Alex Clavering on the streets of New York during the March For Our Lives. Courtesy of Alex Clavering
Clavering and Kelly Rogers, an 18-year-old student at The City University of New York and New York City March creative director, address the crowd. Courtesy of Alex Clavering
A shot of the crowd, which exceeded 175,000 people. Courtesy of Alex Clavering
New York City Mayor Bill de Blasio poses for a photo with Clavering. Courtesy of Alex Clavering
On Feb. 14, 2018, I received a news alert on my phone that there was a mass shooting at a high school in Parkland, Florida. As the day progressed and I learned more about the horrific event, I texted friends asking if they had heard. The response was muted, but generally consistent: This was a normal occurrence in America. I thought about my former students, whom I had taught through a Fulbright fellowship overseas just after graduating; I thought about their excitement to learn, their vulnerability and innocence, and my role as their mentor, guide and protector. How had a place of learning become a battlefield?
When the students of Parkland issued a call to action for a nationwide march calling for new gun legislation — March For Our Lives — I felt a strong need to support them. I jumped at the opportunity to participate, hoping that action might ease my despair and transform it into something real and impactful.
I began by looking for organizing groups on social media, but I couldn’t find anything. Surprised, I decided to create a Facebook group, which I envisioned would coordinate the efforts of about 30 or so friends and classmates to attend a march. Without any expectation, it swelled into the planning apparatus for the city’s major event. Within 24 hours we had more than 15,000 people expressing an interest in attending. Through pure happenstance, our group was quickly regarded as the official organizing body for the New York City march.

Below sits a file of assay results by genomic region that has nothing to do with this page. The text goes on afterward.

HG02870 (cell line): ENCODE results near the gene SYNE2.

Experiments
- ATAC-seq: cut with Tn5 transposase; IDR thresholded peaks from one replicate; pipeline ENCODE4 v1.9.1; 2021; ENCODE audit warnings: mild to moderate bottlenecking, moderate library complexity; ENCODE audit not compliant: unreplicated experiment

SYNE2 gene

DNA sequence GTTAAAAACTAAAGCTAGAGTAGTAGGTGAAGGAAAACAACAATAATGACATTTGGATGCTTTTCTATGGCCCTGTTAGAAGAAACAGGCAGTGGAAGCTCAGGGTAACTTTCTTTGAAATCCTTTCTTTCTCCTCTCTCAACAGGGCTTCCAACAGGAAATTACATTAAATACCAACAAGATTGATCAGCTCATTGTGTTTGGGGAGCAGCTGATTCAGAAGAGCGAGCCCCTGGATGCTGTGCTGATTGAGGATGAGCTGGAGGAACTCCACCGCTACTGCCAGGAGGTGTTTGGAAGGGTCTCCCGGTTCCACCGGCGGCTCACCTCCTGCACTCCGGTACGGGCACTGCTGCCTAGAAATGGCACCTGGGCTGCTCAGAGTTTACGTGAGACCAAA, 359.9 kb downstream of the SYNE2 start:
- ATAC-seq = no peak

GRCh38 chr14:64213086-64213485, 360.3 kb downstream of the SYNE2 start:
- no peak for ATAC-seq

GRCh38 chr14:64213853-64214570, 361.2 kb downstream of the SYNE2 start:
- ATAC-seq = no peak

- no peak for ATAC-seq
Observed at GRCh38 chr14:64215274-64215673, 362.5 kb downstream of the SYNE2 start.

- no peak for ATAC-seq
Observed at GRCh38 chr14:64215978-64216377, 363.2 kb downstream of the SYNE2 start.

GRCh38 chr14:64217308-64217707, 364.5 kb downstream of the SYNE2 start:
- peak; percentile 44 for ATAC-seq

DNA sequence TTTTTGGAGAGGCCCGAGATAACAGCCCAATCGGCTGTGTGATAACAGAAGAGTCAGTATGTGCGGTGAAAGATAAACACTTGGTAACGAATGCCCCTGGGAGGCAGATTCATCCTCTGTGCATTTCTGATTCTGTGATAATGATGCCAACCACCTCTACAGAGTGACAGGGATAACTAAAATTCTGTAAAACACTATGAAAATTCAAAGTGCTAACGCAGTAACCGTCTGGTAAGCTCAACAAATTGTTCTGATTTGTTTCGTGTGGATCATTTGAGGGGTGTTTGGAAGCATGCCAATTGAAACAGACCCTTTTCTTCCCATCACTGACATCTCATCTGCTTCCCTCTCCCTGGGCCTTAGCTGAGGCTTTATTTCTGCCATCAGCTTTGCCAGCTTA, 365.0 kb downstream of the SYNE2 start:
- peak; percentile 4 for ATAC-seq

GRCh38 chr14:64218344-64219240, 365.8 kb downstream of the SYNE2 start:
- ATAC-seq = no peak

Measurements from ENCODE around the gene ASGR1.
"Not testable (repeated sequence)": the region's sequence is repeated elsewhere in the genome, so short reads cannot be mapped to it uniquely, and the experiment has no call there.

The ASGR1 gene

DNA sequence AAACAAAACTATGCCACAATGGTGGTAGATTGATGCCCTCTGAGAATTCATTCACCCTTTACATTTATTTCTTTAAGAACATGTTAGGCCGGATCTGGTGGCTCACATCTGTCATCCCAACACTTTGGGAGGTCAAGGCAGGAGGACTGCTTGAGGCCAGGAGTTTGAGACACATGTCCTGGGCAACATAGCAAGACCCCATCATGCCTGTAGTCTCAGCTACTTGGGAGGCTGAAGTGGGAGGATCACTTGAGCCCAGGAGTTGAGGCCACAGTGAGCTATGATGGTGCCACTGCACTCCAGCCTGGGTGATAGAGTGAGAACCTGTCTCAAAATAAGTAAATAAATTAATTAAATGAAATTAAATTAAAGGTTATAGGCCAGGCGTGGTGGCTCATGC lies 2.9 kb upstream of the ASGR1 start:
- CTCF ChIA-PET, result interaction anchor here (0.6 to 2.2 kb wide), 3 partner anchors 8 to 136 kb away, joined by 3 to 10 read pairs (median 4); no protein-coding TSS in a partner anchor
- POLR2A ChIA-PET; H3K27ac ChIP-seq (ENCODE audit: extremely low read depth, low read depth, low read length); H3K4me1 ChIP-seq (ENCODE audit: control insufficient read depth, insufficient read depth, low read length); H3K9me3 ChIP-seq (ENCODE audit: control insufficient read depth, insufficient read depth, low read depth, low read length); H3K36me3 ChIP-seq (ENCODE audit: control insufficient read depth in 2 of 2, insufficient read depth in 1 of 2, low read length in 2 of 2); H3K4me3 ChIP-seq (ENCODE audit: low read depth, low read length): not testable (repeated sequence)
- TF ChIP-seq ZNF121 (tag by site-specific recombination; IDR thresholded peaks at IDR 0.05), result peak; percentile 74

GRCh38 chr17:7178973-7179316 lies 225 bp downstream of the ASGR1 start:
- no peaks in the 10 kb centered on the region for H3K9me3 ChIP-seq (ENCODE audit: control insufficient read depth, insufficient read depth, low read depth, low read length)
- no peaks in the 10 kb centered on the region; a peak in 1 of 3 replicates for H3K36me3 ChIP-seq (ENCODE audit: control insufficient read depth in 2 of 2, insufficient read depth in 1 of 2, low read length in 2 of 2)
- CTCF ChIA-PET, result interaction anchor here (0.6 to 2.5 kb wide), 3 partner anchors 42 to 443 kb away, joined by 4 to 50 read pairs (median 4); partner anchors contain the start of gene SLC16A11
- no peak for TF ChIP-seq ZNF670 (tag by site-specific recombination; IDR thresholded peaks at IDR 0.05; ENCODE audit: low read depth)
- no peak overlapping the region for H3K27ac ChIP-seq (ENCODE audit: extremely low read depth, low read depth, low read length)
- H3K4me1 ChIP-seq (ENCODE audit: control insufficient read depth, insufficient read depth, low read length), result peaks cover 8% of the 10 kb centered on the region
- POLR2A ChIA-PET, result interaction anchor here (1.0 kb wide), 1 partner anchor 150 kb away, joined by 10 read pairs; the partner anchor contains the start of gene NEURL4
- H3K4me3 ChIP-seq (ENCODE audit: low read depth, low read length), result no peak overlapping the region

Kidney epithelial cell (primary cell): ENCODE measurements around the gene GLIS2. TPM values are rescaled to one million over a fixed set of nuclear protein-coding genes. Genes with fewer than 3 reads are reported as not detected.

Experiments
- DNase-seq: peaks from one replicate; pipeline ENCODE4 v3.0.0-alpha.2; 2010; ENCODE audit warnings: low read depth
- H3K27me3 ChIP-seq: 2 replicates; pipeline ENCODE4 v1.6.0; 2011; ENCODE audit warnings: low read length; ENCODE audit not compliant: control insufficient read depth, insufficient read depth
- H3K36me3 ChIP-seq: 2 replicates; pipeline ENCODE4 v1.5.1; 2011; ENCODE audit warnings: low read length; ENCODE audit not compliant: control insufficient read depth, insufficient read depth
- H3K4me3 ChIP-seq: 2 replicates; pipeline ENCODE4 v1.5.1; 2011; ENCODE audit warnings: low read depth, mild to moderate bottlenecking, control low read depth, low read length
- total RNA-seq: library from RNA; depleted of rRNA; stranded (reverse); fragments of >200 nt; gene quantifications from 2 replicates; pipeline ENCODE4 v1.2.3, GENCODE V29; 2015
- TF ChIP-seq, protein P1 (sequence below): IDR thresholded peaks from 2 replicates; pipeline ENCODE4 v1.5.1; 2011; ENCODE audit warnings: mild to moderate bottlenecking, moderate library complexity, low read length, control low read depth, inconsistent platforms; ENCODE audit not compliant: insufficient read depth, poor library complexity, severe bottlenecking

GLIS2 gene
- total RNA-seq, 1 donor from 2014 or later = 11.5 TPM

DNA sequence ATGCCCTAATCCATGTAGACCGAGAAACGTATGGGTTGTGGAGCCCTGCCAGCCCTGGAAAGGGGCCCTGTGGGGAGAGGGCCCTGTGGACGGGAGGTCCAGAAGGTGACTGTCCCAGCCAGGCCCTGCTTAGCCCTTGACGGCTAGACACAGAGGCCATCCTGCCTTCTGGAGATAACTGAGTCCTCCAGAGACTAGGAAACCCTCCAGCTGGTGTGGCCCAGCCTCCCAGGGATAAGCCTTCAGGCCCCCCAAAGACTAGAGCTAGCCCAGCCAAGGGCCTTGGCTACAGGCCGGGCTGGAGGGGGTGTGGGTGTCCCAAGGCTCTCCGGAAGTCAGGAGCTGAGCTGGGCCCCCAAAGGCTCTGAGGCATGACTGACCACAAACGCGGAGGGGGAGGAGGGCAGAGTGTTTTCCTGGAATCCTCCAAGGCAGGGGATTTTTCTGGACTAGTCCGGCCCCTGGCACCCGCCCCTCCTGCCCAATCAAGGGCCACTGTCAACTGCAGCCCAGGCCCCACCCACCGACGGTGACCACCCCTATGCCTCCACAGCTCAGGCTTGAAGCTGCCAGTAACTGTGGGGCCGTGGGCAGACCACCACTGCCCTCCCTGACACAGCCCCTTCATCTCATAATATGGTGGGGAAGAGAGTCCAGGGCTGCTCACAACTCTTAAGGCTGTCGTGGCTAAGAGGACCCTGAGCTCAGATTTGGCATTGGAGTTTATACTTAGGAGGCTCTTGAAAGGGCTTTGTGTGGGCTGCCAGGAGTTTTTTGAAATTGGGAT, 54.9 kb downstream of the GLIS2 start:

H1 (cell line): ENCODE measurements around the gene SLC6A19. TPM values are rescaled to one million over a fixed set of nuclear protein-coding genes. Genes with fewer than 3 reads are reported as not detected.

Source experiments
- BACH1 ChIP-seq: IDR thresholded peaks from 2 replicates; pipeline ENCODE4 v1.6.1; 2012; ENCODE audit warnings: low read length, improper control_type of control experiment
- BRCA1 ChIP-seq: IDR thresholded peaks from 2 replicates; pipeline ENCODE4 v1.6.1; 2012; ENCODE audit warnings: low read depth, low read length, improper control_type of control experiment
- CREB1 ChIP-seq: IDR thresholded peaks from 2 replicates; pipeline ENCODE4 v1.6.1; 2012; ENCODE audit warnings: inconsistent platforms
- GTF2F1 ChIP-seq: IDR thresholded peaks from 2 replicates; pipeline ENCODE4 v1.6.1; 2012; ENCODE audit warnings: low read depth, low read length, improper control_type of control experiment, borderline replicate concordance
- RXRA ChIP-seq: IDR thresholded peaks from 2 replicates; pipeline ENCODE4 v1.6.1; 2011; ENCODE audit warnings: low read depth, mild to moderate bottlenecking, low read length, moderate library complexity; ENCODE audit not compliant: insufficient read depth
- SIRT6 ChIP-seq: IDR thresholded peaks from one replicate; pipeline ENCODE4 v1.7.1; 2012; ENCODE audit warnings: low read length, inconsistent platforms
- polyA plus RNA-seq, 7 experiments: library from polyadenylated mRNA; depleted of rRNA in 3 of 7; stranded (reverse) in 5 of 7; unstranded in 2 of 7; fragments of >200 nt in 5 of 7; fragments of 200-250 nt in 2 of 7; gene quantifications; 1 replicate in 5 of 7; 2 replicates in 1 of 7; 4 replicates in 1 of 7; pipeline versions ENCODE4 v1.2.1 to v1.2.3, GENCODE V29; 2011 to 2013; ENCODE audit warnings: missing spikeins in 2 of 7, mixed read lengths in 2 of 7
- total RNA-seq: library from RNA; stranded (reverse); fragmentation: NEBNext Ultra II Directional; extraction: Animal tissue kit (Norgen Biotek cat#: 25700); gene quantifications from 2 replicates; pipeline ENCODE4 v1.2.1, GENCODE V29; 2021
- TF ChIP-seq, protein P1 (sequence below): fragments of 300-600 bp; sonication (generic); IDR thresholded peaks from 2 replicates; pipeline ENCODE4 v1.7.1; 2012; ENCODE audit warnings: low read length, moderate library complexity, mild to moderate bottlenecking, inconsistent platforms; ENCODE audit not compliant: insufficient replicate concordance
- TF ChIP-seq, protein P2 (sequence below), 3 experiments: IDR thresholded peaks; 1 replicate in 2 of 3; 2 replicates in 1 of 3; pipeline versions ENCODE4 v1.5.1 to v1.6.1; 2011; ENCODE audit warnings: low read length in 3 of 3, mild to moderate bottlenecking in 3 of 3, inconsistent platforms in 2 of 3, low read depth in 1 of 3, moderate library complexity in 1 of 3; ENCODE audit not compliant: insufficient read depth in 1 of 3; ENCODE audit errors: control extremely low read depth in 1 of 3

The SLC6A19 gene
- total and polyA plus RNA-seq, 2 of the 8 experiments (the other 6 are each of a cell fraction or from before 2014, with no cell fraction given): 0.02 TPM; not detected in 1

I convened meetings with local gun violence prevention community groups and established a fundraising effort. The support was incredible and immediate; we raised $25,000 in 10 days. Having never done so before, I somewhat haphazardly applied for a city parade permit — at first for a turnout of 3,000 to 5,000 people. By the end of the first week, due to the swelling numbers of people expressing interest, I had to change the estimated attendance to 30,000. On the day of the march, the mayor’s office ultimately estimated that nearly 200,000 people marched with us.
The early days of organizing were chaotic and intimidating. Our small core of student organizers, who were from high schools, colleges and graduate schools across New York, had limited organizing experience. Oftentimes, we Skyped late into the night, foregoing school assignments and our personal lives for what we saw as a more pressing commitment. Our energy matched the national atmosphere, drawing similarly outraged and emboldened groups quickly into our circle.
Over time, more established gun control groups got in touch with us, offering to connect us to others and, eventually, to help provide funding. Even with all the tremendous outpouring of support, the planning still required tremendous dedication by dozens of students and organizers, working tirelessly to make the event possible. Students controlled predominantly every aspect of the process: Across the board they organized, made important decisions and worked with political offices and grassroots organizations all over New York state.